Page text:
- Focus on awareness and training. Since end-users are targeted, employees should be made aware of the threat of ransomware, how it is delivered, and trained on information security principles and techniques.
- Patch the operating system, software, and firmware on devices. All endpoints should be patched as vulnerabilities are discovered. This can be made easier through a centralized patch management system.
- Ensure anti-virus and anti-malware solutions are set to automatically update and regular scans are conducted.
- Manage the use of privileged accounts. Implement the principle of least privilege. No users should be assigned administrative access unless absolutely needed. Those with a need for administrator accounts should only use them when necessary, and they should operate with standard user accounts at all other times.
- Implement least privilege for file, directory, and network share permissions. If a user only needs to read specific files, they should not have write access to those files, directories, or shares. Configure access controls with least privilege in mind.
- Disable macro scripts from office files transmitted via e-mail. Consider using Office Viewer software to open Microsoft Office files transmitted via e-mail instead of full office suite applications.
- Implement software restriction policies (SRP) or other controls to prevent the execution of programs in common ransomware locations, such as temporary folders supporting popular Internet browsers, or compression/decompression programs, including those located in the AppData/LocalAppData folder.
Business Continuity Considerations
- Regularly back up data and verify its integrity.
- Secure your backups. Ensure backups are not connected to the computers and networks they are backing up. Examples might be securing backups in the cloud or physically storing them offline. Some instances of ransomware have the capability to lock cloud-based backups when systems continuously back up in realtime, also known as persistent synchronization. Backups are critical in ransomware; if you are infected, backups may be the best way to recover your critical data.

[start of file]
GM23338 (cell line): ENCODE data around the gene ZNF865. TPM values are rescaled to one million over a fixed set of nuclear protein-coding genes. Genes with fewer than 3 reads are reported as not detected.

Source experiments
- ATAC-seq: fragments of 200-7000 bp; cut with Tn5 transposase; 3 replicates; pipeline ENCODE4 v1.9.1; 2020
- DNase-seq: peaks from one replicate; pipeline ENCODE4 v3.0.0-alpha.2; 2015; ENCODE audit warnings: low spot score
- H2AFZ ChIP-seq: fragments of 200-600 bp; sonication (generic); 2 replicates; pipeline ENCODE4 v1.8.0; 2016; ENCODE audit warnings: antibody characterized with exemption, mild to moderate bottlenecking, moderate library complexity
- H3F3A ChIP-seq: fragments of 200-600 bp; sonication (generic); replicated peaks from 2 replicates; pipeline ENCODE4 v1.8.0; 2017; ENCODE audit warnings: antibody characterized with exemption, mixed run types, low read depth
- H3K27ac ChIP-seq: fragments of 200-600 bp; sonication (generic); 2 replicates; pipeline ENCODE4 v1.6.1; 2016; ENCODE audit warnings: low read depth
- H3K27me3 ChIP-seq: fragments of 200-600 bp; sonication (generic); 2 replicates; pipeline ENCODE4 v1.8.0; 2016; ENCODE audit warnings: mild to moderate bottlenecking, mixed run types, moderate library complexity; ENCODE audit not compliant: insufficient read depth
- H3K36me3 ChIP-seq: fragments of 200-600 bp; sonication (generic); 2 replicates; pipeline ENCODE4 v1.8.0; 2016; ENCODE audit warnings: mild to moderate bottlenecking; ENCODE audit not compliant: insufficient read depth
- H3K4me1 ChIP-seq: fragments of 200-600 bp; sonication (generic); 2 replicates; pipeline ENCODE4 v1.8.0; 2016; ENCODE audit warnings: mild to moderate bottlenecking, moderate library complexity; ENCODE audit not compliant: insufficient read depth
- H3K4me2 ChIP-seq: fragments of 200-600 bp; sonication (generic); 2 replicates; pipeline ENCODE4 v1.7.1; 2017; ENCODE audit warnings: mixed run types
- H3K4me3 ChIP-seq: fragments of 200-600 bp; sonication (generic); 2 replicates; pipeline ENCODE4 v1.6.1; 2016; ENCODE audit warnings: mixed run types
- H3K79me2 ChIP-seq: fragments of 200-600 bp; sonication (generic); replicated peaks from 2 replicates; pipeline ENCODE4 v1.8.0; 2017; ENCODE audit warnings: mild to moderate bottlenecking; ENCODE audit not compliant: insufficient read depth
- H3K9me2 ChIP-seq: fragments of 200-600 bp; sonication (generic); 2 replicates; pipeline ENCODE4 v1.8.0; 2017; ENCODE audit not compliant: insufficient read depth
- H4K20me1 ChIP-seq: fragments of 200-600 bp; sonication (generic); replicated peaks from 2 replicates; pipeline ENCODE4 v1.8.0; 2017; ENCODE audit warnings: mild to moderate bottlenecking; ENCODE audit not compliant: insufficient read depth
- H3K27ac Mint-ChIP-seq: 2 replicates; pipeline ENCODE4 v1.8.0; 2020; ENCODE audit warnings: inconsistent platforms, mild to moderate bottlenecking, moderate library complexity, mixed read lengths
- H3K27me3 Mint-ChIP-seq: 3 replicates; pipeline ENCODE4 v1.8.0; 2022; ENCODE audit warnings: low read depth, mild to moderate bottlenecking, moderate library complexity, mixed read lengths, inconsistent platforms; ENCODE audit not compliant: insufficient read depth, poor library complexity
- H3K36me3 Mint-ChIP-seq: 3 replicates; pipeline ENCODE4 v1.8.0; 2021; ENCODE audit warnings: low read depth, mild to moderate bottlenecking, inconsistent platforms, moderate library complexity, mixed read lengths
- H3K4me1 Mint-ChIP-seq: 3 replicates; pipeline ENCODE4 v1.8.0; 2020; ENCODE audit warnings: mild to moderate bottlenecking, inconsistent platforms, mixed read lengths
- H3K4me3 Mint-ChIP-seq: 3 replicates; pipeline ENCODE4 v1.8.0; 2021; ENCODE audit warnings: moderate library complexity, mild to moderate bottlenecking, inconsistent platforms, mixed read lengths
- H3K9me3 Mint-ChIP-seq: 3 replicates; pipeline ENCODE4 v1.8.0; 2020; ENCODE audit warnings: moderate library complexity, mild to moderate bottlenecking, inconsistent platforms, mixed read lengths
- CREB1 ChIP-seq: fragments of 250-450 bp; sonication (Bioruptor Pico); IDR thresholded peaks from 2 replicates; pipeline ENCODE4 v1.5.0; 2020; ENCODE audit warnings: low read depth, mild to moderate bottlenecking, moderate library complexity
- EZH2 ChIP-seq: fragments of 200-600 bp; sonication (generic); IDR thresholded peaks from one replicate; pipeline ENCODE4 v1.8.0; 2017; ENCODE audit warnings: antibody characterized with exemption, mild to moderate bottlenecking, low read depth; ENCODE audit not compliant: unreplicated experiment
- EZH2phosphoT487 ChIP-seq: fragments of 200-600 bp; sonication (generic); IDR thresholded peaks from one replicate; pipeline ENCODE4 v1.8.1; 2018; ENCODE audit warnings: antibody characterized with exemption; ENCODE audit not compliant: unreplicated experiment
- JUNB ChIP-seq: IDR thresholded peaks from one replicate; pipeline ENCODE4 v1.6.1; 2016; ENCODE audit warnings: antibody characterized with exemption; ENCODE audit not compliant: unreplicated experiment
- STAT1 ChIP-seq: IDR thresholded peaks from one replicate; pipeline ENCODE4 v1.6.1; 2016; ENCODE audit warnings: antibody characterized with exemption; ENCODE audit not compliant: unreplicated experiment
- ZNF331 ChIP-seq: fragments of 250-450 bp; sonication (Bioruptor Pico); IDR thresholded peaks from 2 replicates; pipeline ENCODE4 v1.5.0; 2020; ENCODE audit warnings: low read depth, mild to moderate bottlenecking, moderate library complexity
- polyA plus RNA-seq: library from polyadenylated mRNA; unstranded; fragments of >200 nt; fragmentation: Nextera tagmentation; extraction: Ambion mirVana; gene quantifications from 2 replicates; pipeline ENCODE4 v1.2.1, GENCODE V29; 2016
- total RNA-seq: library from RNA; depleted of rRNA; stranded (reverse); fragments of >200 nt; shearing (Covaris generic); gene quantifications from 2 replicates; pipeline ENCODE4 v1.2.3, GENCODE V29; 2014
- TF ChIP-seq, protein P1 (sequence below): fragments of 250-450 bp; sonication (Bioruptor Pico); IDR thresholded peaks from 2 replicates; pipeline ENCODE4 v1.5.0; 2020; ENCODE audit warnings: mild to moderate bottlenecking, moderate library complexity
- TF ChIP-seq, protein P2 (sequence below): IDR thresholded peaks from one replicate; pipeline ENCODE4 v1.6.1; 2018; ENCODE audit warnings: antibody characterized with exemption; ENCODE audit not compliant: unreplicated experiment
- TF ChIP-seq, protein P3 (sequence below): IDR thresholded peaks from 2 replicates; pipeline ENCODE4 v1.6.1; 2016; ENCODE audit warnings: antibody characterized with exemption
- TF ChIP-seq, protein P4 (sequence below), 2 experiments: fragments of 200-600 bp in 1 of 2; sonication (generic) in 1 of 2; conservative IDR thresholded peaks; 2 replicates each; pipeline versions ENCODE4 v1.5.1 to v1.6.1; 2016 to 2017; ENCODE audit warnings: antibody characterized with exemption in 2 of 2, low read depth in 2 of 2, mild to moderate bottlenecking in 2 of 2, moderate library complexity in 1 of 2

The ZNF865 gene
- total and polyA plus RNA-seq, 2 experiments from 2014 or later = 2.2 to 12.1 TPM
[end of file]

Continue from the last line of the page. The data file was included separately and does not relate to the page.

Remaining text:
Some other considerations that can be highly dependent on organizational budget and system configuration include:
- Implement application whitelisting. Only allow systems to execute programs known and permitted by a security policy.
- Use virtualized environments to execute operating system environments or specific programs.
- Categorize data based on organizational value, and implement physical/logical separation of networks and data for different organization units. For example, sensitive research or business data should not reside on the same server and/or network segment as an organization's e-mail environment.
- Require user interaction for end-user applications communicating with websites uncategorized by the network proxy or firewall. Examples include requiring users to type information or enter a password when their system communicates with a website uncategorized by the proxy or firewall.
The FBI does not advocate paying a ransom to an adversary. Paying a ransom does not guarantee an organization will regain access to their data. In fact, some individuals or organizations were never provided with decryption keys after paying a ransom. Paying a ransom emboldens the adversary to target other organizations for profit and provides a lucrative environment for other criminals to become involved. Finally, by paying a ransom, an organization is funding illicit activity associated with criminal groups, including potential terrorist groups, who likely will continue to target an organization. While the FBI does not advocate paying a ransom, there is an understanding that when businesses are faced with an inability to function, executives will evaluate all options to protect their shareholders, employees, and customers.
In all cases, the FBI encourages organizations to contact their local FBI Cyber Task Force immediately to report a ransomware event and request assistance. The FBI works with federal, state, local, and international partners to pursue cyber actors globally and assist victims of cybercrime. Victims are also encouraged to report cyber incidents to the FBI’s Internet Crime Complaint Center.